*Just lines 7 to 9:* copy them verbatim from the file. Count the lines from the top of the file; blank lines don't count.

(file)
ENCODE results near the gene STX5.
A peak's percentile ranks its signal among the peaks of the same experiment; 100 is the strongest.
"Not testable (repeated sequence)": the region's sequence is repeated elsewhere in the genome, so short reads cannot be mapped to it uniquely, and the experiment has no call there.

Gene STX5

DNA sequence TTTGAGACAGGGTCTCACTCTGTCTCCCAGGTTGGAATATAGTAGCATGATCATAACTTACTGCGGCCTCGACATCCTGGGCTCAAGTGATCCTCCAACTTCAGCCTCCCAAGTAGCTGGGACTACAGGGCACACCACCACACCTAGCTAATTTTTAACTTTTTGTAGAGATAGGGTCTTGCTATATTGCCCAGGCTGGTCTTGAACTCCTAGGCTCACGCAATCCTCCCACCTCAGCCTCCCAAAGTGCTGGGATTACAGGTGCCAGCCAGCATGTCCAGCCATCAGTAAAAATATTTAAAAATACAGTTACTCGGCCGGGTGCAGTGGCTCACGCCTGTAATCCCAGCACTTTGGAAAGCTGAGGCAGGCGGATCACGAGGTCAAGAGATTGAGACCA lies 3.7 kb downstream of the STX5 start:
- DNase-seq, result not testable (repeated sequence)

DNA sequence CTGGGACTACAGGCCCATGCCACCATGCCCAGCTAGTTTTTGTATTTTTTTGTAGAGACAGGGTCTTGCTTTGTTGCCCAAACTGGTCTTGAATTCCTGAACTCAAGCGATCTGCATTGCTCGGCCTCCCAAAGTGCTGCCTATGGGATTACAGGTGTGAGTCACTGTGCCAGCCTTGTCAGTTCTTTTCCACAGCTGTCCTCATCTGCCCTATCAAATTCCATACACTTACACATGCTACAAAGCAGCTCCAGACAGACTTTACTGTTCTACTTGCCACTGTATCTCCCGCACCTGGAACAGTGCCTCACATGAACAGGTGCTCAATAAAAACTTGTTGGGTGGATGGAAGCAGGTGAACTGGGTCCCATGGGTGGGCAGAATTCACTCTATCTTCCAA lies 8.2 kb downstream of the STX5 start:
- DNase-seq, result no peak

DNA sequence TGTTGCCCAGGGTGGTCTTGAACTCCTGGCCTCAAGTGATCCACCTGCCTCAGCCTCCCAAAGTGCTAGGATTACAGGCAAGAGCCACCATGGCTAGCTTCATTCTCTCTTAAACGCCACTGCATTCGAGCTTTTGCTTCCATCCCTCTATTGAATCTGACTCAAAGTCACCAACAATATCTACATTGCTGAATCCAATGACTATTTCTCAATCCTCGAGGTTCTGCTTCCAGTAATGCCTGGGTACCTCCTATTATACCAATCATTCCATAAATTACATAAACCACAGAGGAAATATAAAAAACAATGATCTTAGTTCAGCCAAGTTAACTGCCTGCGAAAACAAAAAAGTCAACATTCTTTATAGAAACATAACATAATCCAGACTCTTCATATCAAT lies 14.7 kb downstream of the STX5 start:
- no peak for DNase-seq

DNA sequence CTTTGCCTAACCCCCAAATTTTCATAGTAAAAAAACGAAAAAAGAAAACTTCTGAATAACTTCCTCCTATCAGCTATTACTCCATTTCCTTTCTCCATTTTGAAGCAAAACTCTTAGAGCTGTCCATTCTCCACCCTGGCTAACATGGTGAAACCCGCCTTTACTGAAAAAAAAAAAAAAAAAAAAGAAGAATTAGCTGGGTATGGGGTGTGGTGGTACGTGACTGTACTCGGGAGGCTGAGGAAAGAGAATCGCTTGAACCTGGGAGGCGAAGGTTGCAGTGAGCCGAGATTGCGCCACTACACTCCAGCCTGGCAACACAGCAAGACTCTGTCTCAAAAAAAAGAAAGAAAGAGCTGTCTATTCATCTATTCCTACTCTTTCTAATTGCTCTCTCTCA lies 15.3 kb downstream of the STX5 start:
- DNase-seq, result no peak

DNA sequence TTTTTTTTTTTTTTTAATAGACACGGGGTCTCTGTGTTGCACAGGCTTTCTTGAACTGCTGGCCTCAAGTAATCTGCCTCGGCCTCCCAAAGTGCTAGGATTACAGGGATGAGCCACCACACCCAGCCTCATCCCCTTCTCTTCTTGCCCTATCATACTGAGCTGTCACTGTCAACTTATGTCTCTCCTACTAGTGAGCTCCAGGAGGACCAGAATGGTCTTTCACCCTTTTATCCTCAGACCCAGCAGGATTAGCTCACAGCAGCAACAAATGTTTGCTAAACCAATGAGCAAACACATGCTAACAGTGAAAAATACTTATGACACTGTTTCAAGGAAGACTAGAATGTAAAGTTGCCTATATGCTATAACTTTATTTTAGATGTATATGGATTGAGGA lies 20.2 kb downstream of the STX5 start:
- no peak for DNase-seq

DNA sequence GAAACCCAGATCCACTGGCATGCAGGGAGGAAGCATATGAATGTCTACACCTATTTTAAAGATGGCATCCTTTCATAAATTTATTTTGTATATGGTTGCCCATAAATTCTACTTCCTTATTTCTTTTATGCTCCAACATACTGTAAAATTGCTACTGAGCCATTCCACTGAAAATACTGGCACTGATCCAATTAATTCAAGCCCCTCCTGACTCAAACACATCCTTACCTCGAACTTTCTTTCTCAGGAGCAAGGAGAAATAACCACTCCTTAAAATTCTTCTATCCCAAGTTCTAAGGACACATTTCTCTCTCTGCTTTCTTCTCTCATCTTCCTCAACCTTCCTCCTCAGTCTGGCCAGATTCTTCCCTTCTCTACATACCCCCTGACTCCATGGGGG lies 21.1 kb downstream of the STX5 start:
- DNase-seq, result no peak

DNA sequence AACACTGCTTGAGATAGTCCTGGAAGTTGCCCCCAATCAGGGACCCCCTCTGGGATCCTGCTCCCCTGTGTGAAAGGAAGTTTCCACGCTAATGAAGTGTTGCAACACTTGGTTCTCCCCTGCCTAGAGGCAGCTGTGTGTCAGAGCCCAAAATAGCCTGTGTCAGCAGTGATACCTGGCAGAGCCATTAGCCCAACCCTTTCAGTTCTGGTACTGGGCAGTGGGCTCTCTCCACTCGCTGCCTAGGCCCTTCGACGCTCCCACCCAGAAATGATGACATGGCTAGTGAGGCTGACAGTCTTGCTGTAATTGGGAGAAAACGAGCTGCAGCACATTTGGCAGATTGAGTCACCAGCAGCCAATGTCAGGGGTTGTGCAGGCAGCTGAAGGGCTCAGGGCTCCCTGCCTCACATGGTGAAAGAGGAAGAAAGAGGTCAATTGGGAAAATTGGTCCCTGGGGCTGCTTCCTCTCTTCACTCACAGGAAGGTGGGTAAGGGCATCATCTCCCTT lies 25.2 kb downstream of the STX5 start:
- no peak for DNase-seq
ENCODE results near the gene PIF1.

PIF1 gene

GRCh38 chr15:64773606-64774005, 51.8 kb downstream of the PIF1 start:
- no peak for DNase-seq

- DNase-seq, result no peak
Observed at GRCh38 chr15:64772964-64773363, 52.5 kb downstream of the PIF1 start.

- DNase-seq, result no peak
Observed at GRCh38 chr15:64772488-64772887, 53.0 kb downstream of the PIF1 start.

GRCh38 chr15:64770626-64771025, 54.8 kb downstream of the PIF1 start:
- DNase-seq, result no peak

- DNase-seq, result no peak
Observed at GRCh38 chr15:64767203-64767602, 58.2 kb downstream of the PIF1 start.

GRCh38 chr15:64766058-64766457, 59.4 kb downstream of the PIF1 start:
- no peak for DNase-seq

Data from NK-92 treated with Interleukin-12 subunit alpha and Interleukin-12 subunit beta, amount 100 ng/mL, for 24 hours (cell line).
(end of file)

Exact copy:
DNA sequence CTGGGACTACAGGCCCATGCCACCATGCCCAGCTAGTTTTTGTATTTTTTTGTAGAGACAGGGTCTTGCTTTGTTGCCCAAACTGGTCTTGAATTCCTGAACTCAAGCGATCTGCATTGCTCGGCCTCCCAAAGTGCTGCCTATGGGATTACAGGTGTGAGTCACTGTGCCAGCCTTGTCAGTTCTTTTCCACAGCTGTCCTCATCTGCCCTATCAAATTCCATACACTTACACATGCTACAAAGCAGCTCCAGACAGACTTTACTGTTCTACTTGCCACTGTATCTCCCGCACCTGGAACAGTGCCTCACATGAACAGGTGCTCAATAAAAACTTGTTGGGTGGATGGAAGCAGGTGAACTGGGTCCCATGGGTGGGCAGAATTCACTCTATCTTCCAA lies 8.2 kb downstream of the STX5 start:
- DNase-seq, result no peak

DNA sequence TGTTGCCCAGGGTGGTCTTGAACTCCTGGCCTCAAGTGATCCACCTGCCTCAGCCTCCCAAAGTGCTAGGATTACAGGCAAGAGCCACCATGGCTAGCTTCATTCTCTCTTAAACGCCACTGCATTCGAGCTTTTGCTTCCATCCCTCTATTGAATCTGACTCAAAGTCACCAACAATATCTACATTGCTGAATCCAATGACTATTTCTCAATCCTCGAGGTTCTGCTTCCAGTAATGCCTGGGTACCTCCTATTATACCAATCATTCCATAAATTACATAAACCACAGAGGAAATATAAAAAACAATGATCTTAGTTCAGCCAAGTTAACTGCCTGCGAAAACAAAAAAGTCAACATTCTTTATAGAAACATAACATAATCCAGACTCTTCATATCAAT lies 14.7 kb downstream of the STX5 start: